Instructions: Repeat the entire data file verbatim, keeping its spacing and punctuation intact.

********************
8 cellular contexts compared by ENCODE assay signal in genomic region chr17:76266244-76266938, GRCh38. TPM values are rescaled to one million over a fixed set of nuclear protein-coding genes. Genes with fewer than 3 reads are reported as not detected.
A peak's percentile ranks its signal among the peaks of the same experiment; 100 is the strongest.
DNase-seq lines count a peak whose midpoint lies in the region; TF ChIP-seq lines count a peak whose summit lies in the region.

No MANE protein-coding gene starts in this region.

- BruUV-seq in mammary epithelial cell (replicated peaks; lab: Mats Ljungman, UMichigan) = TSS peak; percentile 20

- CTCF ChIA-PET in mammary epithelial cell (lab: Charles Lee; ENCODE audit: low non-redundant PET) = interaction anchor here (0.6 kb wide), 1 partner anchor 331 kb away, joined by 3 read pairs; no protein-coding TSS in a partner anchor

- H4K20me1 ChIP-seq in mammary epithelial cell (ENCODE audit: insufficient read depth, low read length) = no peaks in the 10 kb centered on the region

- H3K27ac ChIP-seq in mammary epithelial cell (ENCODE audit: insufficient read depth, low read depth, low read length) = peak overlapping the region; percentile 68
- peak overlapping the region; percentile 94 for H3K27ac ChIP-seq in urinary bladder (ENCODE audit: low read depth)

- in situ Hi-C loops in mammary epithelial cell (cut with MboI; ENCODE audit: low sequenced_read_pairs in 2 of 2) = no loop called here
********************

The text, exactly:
8 cellular contexts compared by ENCODE assay signal in genomic region chr17:76266244-76266938, GRCh38. TPM values are rescaled to one million over a fixed set of nuclear protein-coding genes. Genes with fewer than 3 reads are reported as not detected.
A peak's percentile ranks its signal among the peaks of the same experiment; 100 is the strongest.
DNase-seq lines count a peak whose midpoint lies in the region; TF ChIP-seq lines count a peak whose summit lies in the region.

No MANE protein-coding gene starts in this region.

- BruUV-seq in mammary epithelial cell (replicated peaks; lab: Mats Ljungman, UMichigan) = TSS peak; percentile 20

- CTCF ChIA-PET in mammary epithelial cell (lab: Charles Lee; ENCODE audit: low non-redundant PET) = interaction anchor here (0.6 kb wide), 1 partner anchor 331 kb away, joined by 3 read pairs; no protein-coding TSS in a partner anchor

- H4K20me1 ChIP-seq in mammary epithelial cell (ENCODE audit: insufficient read depth, low read length) = no peaks in the 10 kb centered on the region

- H3K27ac ChIP-seq in mammary epithelial cell (ENCODE audit: insufficient read depth, low read depth, low read length) = peak overlapping the region; percentile 68
- peak overlapping the region; percentile 94 for H3K27ac ChIP-seq in urinary bladder (ENCODE audit: low read depth)

- in situ Hi-C loops in mammary epithelial cell (cut with MboI; ENCODE audit: low sequenced_read_pairs in 2 of 2) = no loop called here